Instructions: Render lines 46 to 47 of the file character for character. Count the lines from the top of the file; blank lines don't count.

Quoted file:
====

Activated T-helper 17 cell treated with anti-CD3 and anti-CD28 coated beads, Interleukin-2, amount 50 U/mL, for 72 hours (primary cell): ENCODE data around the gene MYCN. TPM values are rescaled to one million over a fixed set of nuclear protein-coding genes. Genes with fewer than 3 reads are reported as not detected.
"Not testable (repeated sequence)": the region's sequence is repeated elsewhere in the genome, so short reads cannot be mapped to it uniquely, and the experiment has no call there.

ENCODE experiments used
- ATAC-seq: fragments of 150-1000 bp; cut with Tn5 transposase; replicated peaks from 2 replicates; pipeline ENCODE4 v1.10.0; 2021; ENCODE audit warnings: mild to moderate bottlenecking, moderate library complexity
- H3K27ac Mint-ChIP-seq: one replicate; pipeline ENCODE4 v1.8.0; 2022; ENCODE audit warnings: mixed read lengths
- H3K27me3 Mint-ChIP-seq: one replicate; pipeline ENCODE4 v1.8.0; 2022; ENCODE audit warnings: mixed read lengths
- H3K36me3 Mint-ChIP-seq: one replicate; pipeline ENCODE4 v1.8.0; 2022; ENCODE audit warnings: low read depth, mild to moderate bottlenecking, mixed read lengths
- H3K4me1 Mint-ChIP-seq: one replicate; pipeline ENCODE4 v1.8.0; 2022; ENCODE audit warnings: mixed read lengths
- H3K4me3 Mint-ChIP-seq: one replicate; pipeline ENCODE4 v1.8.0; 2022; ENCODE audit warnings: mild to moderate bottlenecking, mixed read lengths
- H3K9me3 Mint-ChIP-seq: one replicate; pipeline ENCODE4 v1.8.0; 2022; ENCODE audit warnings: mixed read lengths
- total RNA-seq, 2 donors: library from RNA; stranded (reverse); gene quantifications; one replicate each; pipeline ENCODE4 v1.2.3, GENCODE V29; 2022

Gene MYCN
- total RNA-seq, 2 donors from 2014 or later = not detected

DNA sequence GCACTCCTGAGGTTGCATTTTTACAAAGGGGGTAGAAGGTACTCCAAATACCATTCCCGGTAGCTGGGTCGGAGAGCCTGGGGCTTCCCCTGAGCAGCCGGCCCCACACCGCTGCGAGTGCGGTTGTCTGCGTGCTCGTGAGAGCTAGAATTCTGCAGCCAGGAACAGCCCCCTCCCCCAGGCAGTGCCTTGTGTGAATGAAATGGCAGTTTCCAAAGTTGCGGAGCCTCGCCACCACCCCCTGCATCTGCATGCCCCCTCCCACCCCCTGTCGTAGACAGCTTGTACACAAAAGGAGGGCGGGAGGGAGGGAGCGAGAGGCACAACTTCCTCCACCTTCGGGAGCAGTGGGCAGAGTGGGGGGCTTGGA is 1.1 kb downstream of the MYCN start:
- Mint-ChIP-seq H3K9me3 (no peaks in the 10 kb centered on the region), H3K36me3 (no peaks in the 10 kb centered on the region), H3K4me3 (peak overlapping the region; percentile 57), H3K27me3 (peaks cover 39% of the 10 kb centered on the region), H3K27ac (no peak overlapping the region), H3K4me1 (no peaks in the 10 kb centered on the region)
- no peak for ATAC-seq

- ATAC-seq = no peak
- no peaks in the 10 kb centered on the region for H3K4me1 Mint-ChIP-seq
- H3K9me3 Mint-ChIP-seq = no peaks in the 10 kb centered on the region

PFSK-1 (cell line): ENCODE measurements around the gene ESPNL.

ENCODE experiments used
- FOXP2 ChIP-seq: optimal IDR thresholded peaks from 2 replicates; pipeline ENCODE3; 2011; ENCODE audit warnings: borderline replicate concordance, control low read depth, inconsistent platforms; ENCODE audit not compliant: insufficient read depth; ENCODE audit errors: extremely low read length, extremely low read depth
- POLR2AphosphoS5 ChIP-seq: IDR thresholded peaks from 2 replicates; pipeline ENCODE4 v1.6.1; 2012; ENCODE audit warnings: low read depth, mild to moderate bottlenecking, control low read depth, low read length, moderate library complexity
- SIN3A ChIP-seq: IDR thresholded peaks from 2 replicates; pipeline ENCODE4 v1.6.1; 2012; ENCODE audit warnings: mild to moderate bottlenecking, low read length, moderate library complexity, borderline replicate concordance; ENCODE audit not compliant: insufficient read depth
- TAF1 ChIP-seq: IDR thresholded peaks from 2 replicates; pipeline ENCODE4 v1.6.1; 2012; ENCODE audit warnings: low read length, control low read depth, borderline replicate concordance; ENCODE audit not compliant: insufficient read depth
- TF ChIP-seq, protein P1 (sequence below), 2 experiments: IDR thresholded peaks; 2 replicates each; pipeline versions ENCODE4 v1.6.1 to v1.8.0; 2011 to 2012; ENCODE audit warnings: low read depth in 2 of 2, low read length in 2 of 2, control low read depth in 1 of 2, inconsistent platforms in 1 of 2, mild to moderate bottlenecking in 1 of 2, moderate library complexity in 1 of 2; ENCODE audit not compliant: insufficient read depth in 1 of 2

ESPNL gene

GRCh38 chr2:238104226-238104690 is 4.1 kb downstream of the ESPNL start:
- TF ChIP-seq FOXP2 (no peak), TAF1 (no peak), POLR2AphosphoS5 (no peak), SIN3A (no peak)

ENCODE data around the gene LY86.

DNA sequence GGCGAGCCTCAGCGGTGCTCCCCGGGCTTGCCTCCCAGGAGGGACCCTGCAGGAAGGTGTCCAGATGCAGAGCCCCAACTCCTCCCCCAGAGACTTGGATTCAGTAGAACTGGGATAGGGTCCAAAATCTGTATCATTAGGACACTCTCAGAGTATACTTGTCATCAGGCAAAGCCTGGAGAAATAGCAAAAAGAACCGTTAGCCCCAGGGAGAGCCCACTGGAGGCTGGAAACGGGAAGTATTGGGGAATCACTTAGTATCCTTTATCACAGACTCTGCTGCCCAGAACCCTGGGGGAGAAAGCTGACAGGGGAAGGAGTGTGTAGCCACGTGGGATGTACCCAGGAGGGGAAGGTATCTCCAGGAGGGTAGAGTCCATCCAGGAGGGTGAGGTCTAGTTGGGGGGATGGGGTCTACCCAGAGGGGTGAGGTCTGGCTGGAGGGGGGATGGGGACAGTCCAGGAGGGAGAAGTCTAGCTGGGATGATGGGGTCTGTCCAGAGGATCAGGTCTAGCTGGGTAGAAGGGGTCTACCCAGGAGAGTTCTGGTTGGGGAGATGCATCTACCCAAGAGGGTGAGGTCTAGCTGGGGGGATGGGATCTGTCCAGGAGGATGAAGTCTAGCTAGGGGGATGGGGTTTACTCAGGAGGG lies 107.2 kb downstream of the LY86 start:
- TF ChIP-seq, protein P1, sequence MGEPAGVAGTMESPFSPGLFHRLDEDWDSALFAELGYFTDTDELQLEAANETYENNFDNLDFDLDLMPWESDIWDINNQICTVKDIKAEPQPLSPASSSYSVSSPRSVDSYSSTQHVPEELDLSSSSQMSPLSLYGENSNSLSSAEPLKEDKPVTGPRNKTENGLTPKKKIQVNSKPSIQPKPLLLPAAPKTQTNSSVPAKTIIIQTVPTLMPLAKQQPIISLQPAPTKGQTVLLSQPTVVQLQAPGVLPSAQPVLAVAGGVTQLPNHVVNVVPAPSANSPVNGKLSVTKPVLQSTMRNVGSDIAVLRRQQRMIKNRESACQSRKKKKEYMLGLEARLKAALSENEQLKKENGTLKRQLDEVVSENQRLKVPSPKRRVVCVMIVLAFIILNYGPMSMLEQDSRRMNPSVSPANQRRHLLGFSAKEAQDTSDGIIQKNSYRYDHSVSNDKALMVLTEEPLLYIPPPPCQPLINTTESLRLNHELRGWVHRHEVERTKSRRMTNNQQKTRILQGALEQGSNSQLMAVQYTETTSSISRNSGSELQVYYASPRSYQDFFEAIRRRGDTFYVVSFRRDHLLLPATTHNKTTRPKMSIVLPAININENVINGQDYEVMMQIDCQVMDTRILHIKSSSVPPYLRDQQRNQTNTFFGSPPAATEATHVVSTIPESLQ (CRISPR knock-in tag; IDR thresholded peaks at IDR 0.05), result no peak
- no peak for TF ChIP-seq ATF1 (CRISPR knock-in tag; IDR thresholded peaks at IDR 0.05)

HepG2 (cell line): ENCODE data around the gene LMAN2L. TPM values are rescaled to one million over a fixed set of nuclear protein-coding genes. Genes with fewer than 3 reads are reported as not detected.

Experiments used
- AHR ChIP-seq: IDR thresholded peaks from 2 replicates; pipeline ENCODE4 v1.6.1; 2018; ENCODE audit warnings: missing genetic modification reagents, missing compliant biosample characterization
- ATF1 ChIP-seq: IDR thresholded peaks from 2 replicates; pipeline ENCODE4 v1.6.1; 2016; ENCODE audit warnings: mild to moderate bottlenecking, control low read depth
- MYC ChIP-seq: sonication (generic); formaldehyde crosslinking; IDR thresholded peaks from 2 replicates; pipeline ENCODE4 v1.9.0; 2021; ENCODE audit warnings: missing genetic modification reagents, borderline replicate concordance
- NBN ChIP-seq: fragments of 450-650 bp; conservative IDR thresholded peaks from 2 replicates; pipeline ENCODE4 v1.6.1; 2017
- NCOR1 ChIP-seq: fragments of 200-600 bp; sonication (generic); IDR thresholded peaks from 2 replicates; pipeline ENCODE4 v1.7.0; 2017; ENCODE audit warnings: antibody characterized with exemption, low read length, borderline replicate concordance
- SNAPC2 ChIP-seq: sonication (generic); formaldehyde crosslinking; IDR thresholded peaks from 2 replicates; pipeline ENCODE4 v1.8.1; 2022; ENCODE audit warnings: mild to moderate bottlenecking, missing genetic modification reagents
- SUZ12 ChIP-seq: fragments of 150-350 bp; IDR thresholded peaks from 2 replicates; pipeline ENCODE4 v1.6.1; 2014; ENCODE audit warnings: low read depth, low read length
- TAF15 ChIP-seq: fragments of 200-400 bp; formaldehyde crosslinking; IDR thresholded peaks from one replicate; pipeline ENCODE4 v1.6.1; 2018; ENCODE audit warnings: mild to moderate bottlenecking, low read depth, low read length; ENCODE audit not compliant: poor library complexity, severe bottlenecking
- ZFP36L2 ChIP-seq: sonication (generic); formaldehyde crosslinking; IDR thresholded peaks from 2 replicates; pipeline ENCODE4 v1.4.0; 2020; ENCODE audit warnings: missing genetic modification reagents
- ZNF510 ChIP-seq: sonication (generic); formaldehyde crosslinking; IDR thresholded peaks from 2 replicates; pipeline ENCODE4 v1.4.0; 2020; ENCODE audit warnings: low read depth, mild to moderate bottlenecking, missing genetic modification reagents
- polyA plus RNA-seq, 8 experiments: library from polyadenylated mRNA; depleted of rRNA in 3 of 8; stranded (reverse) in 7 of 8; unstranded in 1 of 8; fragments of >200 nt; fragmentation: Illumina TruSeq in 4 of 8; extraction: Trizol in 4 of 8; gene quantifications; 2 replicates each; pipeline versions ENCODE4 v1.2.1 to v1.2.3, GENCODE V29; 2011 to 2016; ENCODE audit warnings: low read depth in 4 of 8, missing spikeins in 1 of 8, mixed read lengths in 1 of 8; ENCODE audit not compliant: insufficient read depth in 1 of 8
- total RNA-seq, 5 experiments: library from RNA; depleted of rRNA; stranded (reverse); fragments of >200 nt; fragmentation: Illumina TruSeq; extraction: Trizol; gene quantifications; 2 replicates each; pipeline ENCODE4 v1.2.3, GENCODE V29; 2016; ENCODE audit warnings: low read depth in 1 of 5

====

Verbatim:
- polyA plus RNA-seq, 8 experiments: library from polyadenylated mRNA; depleted of rRNA in 3 of 8; stranded (reverse) in 7 of 8; unstranded in 1 of 8; fragments of >200 nt; fragmentation: Illumina TruSeq in 4 of 8; extraction: Trizol in 4 of 8; gene quantifications; 2 replicates each; pipeline versions ENCODE4 v1.2.1 to v1.2.3, GENCODE V29; 2011 to 2016; ENCODE audit warnings: low read depth in 4 of 8, missing spikeins in 1 of 8, mixed read lengths in 1 of 8; ENCODE audit not compliant: insufficient read depth in 1 of 8
- total RNA-seq, 5 experiments: library from RNA; depleted of rRNA; stranded (reverse); fragments of >200 nt; fragmentation: Illumina TruSeq; extraction: Trizol; gene quantifications; 2 replicates each; pipeline ENCODE4 v1.2.3, GENCODE V29; 2016; ENCODE audit warnings: low read depth in 1 of 5